The anti-greenwashing rule was initially expected to come into effect immediately upon the publication of the policy statement, but industry feedback indicated additional guidance and more time to implement changes was needed.
It is therefore set to come into force from 31 May next year.
“A number of financial institutions have [already] been speaking to us about having their documentation ready and making sure they are not using language that could be misconstrued,” according to Michaela Walker, European Head of the Financial Services Sector at law firm Eversheds Sutherland.
“They have been trying to get ahead of this rule with this analysis of their existing documentation to make sure it is up to scratch.”
While the anti-greenwashing guidance is helpful, it forms “just a piece” of the wider landscape in this space, noted Tiffany Tsang, Head of DB, LGPS and Investment at the Pensions and Lifetime Savings Association (PLSA).
“A well-rounded, robust anti-greenwashing regime will also include the IFRS Sustainability Disclosure Standards, net zero transition plan disclosures, a UK Green Taxonomy, clarity on rules around ESG rating providers, and the development of nature-related disclosures,” said Tsang, adding that these are “all segments that will take time to develop and stitch together”.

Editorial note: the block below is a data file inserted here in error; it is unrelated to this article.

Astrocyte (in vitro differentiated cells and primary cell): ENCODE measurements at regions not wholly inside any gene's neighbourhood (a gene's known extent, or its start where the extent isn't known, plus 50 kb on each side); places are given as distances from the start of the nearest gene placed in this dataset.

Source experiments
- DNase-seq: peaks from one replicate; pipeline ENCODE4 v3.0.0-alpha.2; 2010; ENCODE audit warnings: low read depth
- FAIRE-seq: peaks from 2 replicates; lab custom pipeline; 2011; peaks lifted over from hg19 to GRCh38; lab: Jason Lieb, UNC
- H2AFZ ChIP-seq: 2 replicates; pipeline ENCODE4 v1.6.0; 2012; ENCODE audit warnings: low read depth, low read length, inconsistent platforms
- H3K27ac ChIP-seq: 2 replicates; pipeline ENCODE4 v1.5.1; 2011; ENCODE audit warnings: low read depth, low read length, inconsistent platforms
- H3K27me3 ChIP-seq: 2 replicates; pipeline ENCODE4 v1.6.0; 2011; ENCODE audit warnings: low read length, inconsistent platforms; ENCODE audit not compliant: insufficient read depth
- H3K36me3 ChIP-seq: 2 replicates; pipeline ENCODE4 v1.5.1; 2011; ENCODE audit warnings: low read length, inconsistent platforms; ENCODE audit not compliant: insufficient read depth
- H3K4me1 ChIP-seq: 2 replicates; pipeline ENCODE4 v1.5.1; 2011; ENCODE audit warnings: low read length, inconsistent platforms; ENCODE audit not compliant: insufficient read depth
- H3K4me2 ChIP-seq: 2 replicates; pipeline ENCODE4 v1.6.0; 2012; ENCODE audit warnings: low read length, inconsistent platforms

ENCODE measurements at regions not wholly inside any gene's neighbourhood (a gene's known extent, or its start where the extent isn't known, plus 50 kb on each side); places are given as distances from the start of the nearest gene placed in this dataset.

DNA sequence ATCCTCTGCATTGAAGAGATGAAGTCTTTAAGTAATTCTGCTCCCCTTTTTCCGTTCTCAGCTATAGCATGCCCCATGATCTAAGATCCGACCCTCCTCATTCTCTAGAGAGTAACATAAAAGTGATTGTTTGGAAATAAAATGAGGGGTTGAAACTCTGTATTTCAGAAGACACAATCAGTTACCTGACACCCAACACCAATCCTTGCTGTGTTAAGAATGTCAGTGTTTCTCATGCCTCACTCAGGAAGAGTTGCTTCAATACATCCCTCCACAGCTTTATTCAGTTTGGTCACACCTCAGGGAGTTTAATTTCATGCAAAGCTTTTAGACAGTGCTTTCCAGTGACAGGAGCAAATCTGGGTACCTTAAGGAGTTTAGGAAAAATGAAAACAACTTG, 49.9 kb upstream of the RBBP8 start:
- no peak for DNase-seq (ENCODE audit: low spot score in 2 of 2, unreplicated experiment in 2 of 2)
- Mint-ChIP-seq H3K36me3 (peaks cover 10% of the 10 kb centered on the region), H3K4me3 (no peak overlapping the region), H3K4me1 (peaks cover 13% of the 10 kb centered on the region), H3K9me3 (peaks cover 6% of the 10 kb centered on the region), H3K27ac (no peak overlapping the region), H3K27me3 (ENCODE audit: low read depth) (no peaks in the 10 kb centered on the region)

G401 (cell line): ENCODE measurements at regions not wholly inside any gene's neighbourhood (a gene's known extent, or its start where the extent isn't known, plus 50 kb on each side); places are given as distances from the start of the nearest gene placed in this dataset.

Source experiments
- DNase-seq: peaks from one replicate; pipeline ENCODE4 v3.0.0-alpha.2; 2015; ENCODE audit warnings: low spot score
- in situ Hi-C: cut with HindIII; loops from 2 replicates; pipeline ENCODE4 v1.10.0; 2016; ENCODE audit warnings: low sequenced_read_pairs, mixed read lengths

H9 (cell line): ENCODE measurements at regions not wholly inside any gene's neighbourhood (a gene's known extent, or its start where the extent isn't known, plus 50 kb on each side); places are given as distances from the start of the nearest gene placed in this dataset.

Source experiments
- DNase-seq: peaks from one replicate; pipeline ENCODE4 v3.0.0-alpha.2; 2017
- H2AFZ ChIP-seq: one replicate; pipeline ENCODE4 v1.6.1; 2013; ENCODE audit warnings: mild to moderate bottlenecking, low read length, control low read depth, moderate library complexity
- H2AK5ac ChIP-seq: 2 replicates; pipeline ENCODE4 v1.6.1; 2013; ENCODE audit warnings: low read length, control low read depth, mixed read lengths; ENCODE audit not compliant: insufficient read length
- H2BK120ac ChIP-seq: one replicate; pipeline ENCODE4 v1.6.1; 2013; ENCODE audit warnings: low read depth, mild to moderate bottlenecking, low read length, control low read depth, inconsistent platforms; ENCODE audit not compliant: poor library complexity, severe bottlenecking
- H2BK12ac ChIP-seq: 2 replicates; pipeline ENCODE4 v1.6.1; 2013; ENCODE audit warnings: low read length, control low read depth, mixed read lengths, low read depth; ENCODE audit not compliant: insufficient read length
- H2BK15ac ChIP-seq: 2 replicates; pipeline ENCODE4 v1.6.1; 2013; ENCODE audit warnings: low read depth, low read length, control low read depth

Serious about sustainability
The long-awaited SDR policy statement includes changes such as a fourth fund label, an implementation timeline for the new rules, refined disclosure requirements, and less-prescriptive stewardship disclosure rules.
“[The FCA] haven’t sawed pieces off the block of wood, but they have sanded it down,” said Phil Spyropoulos, Partner, Financial Services, at Eversheds Sutherland.
The labels are predominantly geared towards investment products marketed to retail investors, but Spyropoulos noted that the firm’s conversations with institutional-only asset managers suggest that asset owner clients “would like them to opt-in to the SDRs”.
“There’s an expectation in the market that this is going to be the ‘diamond standard’,” he told ESG Investor.
“Many investors want to be seen as serious about sustainability, and they will need and want to have an SDR label in their product range.”
In the medium term, the FCA said it will consider expanding the labels to pension products, noting that “that the potential harms we are seeking to address with this regime may also arise with these products”.
“Pension fund capital going to sustainable and impact investments is essential for the transition, so the move to incorporate pension fund products in the regime is important,” O’Leary from Pensions for Purpose noted.